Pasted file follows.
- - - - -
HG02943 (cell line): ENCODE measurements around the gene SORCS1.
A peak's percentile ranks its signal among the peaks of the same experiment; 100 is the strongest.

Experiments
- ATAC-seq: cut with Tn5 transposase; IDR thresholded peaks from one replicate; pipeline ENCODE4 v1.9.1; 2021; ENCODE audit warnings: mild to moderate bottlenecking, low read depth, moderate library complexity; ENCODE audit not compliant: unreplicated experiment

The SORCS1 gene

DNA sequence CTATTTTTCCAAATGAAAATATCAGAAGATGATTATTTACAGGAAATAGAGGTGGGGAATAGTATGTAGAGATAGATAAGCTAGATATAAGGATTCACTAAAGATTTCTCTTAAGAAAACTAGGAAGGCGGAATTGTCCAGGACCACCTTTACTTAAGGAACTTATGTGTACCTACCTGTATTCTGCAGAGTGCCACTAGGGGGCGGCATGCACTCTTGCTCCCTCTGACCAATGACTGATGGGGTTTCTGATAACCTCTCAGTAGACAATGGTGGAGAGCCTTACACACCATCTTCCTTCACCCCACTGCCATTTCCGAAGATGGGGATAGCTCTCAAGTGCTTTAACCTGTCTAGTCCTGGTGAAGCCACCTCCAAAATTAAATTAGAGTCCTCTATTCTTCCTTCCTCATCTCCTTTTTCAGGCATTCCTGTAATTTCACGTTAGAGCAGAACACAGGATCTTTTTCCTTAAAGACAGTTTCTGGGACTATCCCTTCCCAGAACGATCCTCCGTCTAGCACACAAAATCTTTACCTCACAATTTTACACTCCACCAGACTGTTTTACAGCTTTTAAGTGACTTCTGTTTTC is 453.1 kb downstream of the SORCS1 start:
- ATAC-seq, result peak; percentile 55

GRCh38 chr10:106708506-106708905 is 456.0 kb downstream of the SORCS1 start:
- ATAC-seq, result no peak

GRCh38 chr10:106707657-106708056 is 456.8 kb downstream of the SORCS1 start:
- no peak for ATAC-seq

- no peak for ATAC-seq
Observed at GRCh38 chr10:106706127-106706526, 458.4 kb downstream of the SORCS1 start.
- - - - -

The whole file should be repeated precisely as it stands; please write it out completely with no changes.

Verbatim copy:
HG02943 (cell line): ENCODE measurements around the gene SORCS1.
A peak's percentile ranks its signal among the peaks of the same experiment; 100 is the strongest.

Experiments
- ATAC-seq: cut with Tn5 transposase; IDR thresholded peaks from one replicate; pipeline ENCODE4 v1.9.1; 2021; ENCODE audit warnings: mild to moderate bottlenecking, low read depth, moderate library complexity; ENCODE audit not compliant: unreplicated experiment

The SORCS1 gene

DNA sequence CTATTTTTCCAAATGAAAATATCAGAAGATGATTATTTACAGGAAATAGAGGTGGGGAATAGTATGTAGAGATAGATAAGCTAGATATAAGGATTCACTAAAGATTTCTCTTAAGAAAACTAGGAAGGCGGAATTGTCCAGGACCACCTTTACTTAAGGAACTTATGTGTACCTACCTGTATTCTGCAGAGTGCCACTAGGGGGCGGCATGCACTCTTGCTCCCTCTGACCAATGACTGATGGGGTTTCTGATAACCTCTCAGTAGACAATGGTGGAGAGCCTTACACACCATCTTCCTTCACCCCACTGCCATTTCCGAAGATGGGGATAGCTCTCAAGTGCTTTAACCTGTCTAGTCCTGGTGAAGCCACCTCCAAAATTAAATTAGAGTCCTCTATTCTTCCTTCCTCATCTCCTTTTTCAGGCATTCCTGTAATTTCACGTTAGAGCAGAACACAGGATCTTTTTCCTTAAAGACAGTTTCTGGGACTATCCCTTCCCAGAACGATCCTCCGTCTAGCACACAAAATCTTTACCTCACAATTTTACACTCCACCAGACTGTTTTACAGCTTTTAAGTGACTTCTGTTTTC is 453.1 kb downstream of the SORCS1 start:
- ATAC-seq, result peak; percentile 55

GRCh38 chr10:106708506-106708905 is 456.0 kb downstream of the SORCS1 start:
- ATAC-seq, result no peak

GRCh38 chr10:106707657-106708056 is 456.8 kb downstream of the SORCS1 start:
- no peak for ATAC-seq

- no peak for ATAC-seq
Observed at GRCh38 chr10:106706127-106706526, 458.4 kb downstream of the SORCS1 start.